• For exposure, send Project ALS an email about your event to [email protected] and we will publicize its details on Project ALS social media channels.
    • Make sure you ask the partnering business to share your personal fundraising page link on their website or social media accounts.
  • Host a peer-to-peer fundraising night at your home.
    • Previous fundraisers have hosted friends and family at their homes and provided drinks/food in return for contributions to their personal fundraising page
      • This is a great opportunity to teach your network how to make donations to your personal fundraising page via their phones.

Tips for Corporate Fundraising

  • Many companies have “donation matching” programs.  If an employee raises a certain amount of money for a charitable cause, your employer might match that amount to a certain level.
    • Consider reaching out to your employer’s human resources representative to see if your company has a donation matching program
  • For more information on this strategy, check out this helpful article:  http://www.donorsearch.net/matching-gifts-guide/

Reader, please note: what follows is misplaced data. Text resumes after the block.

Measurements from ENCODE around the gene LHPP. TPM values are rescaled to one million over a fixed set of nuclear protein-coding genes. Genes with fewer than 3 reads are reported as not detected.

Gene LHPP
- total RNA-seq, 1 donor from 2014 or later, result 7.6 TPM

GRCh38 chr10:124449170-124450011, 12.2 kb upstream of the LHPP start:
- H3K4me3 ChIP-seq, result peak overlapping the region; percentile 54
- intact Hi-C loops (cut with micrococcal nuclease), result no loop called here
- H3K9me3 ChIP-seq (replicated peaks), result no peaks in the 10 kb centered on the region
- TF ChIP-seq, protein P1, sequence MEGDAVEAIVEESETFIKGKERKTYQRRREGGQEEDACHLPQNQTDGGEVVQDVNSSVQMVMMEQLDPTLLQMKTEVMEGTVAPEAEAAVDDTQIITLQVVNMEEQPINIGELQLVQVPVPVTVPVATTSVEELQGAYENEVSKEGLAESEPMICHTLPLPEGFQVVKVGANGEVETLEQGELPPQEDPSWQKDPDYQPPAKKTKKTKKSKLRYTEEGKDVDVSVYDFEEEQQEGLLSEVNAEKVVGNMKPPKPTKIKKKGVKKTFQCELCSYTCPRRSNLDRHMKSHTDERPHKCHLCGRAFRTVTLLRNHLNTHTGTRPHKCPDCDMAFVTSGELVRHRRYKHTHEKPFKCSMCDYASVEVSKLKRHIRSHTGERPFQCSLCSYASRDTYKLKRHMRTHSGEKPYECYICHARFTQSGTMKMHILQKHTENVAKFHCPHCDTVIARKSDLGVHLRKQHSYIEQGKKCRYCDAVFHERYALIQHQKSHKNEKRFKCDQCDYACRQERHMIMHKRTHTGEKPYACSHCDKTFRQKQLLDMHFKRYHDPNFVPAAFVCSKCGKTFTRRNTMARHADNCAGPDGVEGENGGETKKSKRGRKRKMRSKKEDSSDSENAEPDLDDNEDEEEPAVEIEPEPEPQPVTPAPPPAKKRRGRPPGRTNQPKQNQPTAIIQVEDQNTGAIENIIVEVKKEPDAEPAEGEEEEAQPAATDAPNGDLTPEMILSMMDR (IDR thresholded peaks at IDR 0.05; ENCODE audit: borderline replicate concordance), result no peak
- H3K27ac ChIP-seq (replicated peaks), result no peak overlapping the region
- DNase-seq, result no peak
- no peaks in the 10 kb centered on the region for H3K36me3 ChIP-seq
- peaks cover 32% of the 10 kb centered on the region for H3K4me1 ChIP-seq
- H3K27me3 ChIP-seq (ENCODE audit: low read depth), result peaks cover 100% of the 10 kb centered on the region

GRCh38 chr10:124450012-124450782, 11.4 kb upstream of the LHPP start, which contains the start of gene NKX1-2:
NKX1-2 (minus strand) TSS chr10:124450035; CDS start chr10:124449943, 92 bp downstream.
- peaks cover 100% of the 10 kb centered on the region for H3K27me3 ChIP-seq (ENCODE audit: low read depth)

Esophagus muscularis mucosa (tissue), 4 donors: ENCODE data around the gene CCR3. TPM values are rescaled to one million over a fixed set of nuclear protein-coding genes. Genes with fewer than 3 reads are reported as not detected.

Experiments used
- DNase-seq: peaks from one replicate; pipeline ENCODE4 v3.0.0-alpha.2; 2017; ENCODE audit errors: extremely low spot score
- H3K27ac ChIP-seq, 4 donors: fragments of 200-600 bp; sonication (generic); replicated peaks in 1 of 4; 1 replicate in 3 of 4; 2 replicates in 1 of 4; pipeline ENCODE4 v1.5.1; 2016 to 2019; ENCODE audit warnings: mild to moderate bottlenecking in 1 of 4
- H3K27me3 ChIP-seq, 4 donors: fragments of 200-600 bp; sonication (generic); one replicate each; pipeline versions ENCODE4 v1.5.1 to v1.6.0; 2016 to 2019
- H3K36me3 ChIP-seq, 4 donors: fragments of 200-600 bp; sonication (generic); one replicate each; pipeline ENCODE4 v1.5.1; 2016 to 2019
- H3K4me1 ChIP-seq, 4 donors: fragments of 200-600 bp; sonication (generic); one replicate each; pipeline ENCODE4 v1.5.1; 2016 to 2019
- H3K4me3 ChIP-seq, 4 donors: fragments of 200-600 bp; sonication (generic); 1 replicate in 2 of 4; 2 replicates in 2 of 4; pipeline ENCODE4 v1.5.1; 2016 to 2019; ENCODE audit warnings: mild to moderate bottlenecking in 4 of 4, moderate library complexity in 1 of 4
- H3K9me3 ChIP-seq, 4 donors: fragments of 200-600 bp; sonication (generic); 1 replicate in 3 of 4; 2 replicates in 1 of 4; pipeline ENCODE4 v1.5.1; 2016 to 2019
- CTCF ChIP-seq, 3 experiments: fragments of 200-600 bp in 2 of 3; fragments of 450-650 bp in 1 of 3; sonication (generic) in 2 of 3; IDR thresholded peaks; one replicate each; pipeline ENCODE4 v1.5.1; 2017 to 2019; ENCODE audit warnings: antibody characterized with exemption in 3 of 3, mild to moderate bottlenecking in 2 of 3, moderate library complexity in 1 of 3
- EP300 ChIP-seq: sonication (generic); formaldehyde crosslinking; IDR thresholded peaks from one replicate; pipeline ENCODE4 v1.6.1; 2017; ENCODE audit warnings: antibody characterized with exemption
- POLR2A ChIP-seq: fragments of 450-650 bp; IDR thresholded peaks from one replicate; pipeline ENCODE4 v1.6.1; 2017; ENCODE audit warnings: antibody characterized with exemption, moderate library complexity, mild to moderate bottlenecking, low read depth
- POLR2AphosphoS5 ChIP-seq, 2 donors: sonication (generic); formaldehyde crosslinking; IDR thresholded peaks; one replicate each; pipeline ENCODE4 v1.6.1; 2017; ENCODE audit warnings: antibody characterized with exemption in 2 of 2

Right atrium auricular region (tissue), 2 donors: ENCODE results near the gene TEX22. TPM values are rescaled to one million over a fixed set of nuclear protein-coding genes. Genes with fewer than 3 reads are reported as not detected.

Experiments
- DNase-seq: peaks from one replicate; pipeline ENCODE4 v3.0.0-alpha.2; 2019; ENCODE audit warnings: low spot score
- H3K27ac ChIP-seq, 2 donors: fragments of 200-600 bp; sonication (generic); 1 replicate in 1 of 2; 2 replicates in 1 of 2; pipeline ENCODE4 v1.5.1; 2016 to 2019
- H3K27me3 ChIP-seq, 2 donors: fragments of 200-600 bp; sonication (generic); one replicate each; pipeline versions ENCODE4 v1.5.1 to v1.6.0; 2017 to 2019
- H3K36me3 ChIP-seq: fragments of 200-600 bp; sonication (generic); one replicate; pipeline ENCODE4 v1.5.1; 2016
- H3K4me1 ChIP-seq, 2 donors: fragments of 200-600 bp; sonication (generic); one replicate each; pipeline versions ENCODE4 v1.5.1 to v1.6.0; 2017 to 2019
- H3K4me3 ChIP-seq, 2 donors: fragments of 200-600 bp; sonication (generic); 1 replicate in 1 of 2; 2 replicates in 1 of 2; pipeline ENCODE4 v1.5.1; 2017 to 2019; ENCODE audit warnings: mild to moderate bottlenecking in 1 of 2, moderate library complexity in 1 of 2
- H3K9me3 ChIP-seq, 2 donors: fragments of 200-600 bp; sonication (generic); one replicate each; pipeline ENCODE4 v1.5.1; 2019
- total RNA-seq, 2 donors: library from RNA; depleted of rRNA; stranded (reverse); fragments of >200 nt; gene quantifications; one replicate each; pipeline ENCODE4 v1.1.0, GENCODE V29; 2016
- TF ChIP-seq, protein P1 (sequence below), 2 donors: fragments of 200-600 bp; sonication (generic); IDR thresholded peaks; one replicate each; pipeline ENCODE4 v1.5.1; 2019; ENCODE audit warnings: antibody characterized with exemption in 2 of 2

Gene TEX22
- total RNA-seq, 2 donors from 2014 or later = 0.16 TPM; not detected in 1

Thanks so much for your support!

Vanessa at Project ALS

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Project ALS and Columbia University Announce the Project ALS Therapeutics Core at Columbia

Columbia University and Project ALS today announced the Project ALS Therapeutics Core at Columbia, a 3-year, $6.3M initiative toward the first meaningful therapies for ALS. The Core is the world’s first and only partnership between a world-class academic institution and a leading nonprofit organization dedicated to a full-spectrum approach to ALS drug development, preclinical evaluation, and human clinical trials.

The goal is better clinical trials—and the first effective treatments for people with ALS, a uniformly fatal neurodegenerative disease closely related to Alzheimer’s, Parkinson’s, and Huntington’s diseases. Already, the Core has yielded a novel drug, and evaluated dozens of commercial compounds in partnership with pharmaceutical companies.

The Core begins and ends with ALS patients—it will utilize patient blood samples toward drug screening, biomarker discovery, and genetics studies, and deliver better therapeutic options back to the clinic, to patients who have participated at the start of the process.

“For the first time, ALS patients can directly participate in research that will move us toward therapies that actually work,” said Neil Shneider, MD, PhD, Director of the Eleanor and Lou Gehrig ALS Center at Columbia. “The Core provides an immensely exciting opportunity to capitalize on decades of ALS advances and translate them into meaningful treatments now.”

Read the full press release here, and stay tuned for more information about the Core. In the meantime, please contact [email protected] with any questions about this exciting new initiative.